The USS Lexington (CV-2), nicknamed the “Gray Lady,” was originally planned as a battle cruiser in 1916. She was reauthorized as an aircraft carrier on July 1, 1922. Her keel was laid down at Fire River Ship and Engine Building Company on January 8, 1921. She was launched on October 5, 1925 and commissioned on December 14, 1927 under the command of Captain Albert W. Marshall.
USS Lexington spent her early years in training and tactical exercises, including fleet maneuvers in Hawaii, the Caribbean, the eastern Pacific, and off the Panama Canal Zone. Robert Heinlein, who would later become a science fiction writer, worked on her radio communications in 1931.
When the Japanese attacked Pearl Harbor on December 7, 1941, the USS Lexington was carrying aircraft from Pearl Harbor to Midway. Her planes were sent out to search for the Japanese fleet, and she rendezvoused with the task forces of the USS Indianapolis and the USS Enterprise before returning to Pearl Harbor on December 13.
The USS Lexington attacked Wake Island at the end of December. In early January 1942, she patrolled the area of Oahu, Johnston Atoll, and Palmyra Atoll in case of enemy attacks. On January 11, she became flagship for Vice Admiral Wilson Brown, Commander Task Force 11. While heading to Rabaul, the carrier was attacked by Japanese aircraft on February 20. She shot down 17 of her attackers, and Lieutenant Edward O’Hare earned the Medal of Honor for downing five planes in a single sortie.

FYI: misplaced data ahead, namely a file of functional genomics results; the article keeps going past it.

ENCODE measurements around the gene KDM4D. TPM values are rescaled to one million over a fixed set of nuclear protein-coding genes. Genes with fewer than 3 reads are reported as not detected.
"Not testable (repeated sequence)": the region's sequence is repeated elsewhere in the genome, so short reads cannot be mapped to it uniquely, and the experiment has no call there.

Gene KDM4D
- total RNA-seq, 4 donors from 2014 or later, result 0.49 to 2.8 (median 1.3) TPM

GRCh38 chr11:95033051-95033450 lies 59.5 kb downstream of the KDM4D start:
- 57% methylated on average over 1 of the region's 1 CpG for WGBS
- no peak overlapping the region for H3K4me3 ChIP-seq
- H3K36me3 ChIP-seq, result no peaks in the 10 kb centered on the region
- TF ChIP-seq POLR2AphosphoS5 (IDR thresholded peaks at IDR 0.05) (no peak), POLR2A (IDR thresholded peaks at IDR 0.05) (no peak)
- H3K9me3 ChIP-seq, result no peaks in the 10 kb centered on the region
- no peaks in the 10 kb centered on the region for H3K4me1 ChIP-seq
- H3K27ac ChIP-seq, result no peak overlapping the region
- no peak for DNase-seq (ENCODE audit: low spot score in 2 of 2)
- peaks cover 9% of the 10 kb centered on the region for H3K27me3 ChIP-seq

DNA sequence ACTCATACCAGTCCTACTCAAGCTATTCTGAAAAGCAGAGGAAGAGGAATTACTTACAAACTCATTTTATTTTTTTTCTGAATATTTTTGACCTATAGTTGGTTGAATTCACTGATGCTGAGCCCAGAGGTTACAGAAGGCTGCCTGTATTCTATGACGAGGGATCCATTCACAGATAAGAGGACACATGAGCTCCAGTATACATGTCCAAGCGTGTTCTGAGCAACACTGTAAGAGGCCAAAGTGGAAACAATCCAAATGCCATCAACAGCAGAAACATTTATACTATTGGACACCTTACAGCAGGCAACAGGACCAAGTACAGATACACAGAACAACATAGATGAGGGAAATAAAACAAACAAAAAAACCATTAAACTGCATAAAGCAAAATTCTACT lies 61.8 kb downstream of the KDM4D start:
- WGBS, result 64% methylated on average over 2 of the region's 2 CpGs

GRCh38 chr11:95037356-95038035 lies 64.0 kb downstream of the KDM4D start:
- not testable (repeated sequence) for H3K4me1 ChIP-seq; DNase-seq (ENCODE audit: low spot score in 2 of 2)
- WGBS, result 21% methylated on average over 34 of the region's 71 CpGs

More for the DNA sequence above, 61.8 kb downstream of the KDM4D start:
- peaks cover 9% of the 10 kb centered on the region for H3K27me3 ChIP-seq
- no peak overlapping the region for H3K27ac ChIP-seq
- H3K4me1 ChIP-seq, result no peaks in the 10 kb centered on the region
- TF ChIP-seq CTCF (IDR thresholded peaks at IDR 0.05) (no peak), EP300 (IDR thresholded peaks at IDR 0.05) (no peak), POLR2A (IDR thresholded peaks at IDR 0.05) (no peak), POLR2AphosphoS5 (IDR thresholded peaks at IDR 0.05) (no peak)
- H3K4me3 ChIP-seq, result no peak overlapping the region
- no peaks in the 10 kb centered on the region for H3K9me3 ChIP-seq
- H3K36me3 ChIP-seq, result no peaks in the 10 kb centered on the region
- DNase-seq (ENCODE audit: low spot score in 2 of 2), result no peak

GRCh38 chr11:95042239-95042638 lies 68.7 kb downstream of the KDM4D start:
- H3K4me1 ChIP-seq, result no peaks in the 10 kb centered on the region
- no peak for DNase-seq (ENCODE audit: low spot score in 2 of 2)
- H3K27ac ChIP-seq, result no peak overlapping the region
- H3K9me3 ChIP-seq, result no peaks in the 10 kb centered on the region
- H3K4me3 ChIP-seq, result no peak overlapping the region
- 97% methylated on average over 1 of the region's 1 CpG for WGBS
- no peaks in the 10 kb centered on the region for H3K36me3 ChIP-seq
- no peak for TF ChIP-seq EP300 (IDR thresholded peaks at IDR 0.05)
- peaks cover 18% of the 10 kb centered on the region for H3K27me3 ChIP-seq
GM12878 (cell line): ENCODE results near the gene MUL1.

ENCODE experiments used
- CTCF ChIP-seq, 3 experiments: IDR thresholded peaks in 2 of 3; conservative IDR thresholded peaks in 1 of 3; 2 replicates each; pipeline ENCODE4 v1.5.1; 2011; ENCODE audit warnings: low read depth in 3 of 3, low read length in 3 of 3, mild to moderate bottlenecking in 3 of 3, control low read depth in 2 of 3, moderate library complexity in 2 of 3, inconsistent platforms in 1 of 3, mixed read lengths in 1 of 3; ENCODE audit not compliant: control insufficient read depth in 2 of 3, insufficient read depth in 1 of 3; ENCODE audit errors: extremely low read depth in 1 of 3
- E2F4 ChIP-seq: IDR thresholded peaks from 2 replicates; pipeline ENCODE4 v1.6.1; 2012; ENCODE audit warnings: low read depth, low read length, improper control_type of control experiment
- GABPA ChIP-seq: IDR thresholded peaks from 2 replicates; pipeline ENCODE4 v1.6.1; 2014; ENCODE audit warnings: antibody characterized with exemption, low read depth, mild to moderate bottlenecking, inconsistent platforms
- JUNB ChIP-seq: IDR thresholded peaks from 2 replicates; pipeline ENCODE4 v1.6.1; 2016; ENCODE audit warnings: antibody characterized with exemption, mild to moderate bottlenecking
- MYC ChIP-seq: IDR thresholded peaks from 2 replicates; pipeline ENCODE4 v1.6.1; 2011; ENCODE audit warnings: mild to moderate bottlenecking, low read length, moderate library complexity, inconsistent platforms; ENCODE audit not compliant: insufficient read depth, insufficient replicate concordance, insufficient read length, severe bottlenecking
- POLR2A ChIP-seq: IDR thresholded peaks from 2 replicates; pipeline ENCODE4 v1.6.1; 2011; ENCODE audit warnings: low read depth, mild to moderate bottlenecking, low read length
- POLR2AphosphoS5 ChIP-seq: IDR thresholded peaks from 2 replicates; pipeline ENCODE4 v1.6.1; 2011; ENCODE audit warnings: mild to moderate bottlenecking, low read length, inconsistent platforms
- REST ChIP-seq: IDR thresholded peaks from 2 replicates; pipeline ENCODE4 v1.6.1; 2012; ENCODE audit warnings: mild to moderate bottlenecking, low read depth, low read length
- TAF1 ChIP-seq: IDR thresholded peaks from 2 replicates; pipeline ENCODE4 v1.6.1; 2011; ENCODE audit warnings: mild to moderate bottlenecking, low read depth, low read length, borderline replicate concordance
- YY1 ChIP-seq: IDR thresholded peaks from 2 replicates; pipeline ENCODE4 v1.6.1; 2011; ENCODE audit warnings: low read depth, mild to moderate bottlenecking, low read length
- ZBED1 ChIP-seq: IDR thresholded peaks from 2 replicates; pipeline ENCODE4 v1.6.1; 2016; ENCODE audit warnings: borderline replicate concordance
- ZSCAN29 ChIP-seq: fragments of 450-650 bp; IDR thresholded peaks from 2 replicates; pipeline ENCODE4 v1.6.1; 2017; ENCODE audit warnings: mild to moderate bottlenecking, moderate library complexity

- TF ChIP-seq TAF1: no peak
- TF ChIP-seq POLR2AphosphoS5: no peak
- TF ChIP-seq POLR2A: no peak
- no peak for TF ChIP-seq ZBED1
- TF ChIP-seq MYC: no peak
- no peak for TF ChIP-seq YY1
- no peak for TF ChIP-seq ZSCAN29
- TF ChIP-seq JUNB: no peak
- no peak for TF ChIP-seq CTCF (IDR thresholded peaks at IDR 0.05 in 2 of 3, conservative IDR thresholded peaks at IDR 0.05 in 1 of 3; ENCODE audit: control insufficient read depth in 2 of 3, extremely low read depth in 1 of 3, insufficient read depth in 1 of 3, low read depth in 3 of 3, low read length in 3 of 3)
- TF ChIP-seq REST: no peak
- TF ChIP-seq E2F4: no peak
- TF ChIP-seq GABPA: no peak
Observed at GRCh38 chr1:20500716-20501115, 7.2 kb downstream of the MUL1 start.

USS Lexington patrolled the Coral Sea until early March before joining Task Force 17 for air strikes over the Owen Stanley Mountains of New Guinea. After a brief overhaul at Pearl Harbor, she rejoined TF 17 on May 1 in the Coral Sea. The Battle of the Coral Sea began six days later. She helped sink the Japanese carrier Shoho and down nine enemy aircraft before she was struck by a torpedo on her port side on May 8. She was also hit by three bombs from Japanese dive bombers. Her damage control crew got her back to an even keel, but an explosion below deck threatened the life of the whole crew. The orders were given to “abandon ship.” The men who jumped overboard were picked up by nearby destroyers and cruisers, and the last to leave were Captain Sherman and Commander Morton T. Seligman, who had remained to ensure the safety of all of their men.
The destroyer USS Phelps fired two torpedoes into the USS Lexington to sink her and prevent her from falling into enemy hands. The USS Lexington earned two battle stars for her service in World War II. She was struck from the Naval Vessel Register on June 24, 1942.
Like all other ships from the World War I era, the USS Lexington was built using many asbestos-containing materials. Asbestos was known for its resistance to water, fire, heat, and corrosion, so it could be found in virtually all areas of the ship and in the aircraft she carried. Anyone who served aboard the USS Lexington or was involved in her repair and overhaul was put at risk of developing life-threatening asbestos-related illnesses like asbestosis, mesothelioma, lung cancer, throat cancer, stomach cancer, colon cancer, and rectal cancer.
USS Lexington workers should monitor their health carefully, and consult a doctor if they experience any symptoms associated with mesothelioma. Anyone who worked on or around the USS Lexington, and is diagnosed with mesothelioma, should also consider contacting a lawyer to discuss their legal rights.